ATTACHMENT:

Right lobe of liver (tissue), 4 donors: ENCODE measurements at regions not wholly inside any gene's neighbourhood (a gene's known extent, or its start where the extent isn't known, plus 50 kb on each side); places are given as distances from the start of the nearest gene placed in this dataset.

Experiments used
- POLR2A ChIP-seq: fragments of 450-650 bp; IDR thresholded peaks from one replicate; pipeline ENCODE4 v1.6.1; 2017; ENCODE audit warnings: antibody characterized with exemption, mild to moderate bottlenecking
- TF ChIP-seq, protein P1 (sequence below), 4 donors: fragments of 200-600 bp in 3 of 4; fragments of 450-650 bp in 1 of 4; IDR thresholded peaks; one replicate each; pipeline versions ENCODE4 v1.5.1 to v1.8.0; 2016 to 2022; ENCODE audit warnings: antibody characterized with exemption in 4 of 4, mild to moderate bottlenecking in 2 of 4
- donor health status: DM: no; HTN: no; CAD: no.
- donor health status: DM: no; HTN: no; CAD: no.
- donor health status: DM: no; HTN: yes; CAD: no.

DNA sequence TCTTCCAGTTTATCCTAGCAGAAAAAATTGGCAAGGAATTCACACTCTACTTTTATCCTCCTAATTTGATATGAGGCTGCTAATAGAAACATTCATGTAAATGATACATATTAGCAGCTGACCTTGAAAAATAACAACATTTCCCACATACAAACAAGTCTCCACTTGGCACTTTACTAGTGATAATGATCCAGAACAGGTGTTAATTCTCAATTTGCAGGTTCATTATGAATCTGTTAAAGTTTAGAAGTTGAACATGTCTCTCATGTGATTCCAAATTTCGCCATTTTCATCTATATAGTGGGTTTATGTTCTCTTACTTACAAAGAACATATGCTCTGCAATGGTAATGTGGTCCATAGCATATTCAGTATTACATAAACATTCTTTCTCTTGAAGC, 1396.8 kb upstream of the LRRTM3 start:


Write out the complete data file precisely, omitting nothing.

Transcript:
Right lobe of liver (tissue), 4 donors: ENCODE measurements at regions not wholly inside any gene's neighbourhood (a gene's known extent, or its start where the extent isn't known, plus 50 kb on each side); places are given as distances from the start of the nearest gene placed in this dataset.

Experiments used
- POLR2A ChIP-seq: fragments of 450-650 bp; IDR thresholded peaks from one replicate; pipeline ENCODE4 v1.6.1; 2017; ENCODE audit warnings: antibody characterized with exemption, mild to moderate bottlenecking
- TF ChIP-seq, protein P1 (sequence below), 4 donors: fragments of 200-600 bp in 3 of 4; fragments of 450-650 bp in 1 of 4; IDR thresholded peaks; one replicate each; pipeline versions ENCODE4 v1.5.1 to v1.8.0; 2016 to 2022; ENCODE audit warnings: antibody characterized with exemption in 4 of 4, mild to moderate bottlenecking in 2 of 4
- donor health status: DM: no; HTN: no; CAD: no.
- donor health status: DM: no; HTN: no; CAD: no.
- donor health status: DM: no; HTN: yes; CAD: no.

DNA sequence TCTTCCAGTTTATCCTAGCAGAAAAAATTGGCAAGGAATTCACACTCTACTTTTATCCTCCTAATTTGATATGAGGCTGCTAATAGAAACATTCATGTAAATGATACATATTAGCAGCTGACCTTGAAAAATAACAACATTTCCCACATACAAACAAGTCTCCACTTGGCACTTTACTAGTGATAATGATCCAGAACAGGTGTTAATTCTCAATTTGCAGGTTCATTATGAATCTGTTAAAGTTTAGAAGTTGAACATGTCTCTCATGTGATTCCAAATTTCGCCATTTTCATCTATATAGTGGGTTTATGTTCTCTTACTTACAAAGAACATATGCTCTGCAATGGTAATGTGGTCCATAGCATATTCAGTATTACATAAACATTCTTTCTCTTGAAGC, 1396.8 kb upstream of the LRRTM3 start: